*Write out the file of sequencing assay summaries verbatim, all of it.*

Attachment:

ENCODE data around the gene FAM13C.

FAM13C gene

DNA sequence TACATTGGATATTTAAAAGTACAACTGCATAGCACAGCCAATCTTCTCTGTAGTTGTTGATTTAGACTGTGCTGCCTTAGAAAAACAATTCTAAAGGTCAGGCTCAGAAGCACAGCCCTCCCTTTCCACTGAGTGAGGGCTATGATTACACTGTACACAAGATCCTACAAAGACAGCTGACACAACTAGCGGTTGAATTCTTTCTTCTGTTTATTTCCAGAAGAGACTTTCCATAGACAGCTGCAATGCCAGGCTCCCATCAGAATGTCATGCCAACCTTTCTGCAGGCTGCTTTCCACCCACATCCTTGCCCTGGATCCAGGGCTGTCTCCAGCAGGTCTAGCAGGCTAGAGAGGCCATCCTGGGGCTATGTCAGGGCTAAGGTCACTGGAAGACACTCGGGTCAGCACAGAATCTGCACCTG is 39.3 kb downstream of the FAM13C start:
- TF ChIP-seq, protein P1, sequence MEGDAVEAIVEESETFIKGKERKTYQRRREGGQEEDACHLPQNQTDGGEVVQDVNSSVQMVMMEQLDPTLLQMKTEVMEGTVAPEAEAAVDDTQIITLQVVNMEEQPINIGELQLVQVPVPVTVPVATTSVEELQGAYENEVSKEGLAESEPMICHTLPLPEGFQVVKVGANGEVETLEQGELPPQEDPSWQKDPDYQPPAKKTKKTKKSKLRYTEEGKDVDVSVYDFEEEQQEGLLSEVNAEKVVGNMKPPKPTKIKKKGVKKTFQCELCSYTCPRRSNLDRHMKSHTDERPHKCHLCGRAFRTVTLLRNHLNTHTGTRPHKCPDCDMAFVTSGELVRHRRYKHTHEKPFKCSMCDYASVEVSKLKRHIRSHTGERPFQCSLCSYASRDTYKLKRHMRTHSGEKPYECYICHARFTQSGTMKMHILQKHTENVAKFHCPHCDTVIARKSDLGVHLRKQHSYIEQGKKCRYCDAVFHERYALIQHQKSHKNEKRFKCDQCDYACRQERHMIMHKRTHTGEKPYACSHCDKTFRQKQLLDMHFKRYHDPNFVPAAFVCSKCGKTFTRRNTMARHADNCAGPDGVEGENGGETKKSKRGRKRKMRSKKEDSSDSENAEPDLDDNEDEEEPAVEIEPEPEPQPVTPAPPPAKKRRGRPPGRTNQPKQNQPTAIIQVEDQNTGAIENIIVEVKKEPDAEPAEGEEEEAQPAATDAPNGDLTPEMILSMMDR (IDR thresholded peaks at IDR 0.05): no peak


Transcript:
ENCODE data around the gene FAM13C.

FAM13C gene

DNA sequence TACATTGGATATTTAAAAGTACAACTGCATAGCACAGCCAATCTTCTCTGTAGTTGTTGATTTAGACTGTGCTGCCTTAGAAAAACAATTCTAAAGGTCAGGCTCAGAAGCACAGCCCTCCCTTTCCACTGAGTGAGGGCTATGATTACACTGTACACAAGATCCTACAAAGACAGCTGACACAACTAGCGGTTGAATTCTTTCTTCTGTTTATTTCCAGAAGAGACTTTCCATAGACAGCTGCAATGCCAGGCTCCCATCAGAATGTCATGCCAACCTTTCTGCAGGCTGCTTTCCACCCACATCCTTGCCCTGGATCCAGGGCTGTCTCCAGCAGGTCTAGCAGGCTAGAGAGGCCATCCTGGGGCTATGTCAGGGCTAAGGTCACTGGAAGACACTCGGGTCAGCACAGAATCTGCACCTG is 39.3 kb downstream of the FAM13C start:
- TF ChIP-seq, protein P1, sequence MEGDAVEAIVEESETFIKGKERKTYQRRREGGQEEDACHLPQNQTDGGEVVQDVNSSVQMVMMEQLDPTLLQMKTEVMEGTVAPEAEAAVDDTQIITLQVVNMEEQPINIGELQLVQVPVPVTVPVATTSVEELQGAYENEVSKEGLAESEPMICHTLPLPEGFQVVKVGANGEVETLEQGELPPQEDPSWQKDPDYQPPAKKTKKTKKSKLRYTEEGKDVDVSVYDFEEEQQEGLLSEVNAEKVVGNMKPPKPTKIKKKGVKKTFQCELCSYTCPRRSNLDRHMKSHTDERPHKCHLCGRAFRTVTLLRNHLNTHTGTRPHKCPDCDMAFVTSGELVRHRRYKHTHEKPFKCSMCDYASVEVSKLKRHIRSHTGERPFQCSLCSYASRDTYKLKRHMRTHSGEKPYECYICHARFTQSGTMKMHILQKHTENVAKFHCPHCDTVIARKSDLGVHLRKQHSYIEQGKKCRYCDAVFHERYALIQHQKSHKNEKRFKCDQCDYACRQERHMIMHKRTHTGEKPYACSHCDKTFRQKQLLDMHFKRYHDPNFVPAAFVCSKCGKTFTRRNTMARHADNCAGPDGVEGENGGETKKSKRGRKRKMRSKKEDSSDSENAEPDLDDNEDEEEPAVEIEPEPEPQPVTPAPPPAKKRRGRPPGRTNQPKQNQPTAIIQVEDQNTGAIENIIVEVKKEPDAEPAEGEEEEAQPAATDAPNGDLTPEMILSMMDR (IDR thresholded peaks at IDR 0.05): no peak